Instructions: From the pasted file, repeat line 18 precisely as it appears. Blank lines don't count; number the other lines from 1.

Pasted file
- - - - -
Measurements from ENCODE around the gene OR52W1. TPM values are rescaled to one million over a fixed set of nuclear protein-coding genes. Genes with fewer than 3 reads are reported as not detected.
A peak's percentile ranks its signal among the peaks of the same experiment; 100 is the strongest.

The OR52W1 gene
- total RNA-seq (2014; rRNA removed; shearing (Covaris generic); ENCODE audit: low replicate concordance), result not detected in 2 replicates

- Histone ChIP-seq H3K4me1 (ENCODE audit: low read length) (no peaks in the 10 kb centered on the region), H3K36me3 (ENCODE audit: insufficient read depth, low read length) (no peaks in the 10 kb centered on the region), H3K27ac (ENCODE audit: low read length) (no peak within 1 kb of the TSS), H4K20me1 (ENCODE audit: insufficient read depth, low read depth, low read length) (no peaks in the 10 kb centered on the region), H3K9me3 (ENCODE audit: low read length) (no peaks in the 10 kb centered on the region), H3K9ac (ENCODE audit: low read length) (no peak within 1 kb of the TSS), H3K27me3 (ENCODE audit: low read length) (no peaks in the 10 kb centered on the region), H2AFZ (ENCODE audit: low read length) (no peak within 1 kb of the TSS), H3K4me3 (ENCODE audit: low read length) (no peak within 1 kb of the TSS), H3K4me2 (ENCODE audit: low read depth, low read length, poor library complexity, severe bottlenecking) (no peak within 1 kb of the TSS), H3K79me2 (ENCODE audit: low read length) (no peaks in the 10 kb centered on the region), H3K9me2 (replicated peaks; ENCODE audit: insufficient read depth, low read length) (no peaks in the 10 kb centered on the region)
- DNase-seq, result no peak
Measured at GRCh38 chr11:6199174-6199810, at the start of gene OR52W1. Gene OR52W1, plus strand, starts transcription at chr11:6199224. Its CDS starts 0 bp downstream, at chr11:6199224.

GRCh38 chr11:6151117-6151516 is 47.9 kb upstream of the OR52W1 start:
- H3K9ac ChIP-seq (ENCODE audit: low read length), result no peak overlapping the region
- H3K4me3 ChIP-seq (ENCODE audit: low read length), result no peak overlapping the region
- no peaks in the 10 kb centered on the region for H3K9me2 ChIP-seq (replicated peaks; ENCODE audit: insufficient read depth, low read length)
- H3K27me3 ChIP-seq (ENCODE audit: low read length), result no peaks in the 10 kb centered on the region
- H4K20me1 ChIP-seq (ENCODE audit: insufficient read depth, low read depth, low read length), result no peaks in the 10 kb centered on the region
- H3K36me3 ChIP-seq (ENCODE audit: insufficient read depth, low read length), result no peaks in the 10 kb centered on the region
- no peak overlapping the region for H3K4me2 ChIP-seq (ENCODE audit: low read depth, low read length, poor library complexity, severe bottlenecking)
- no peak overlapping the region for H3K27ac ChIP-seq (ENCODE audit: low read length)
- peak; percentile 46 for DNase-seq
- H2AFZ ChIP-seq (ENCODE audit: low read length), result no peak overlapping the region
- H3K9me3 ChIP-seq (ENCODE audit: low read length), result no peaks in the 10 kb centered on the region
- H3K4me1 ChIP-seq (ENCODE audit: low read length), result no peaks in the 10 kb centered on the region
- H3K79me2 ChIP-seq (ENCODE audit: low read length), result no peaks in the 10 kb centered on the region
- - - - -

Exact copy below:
- H2AFZ ChIP-seq (ENCODE audit: low read length), result no peak overlapping the region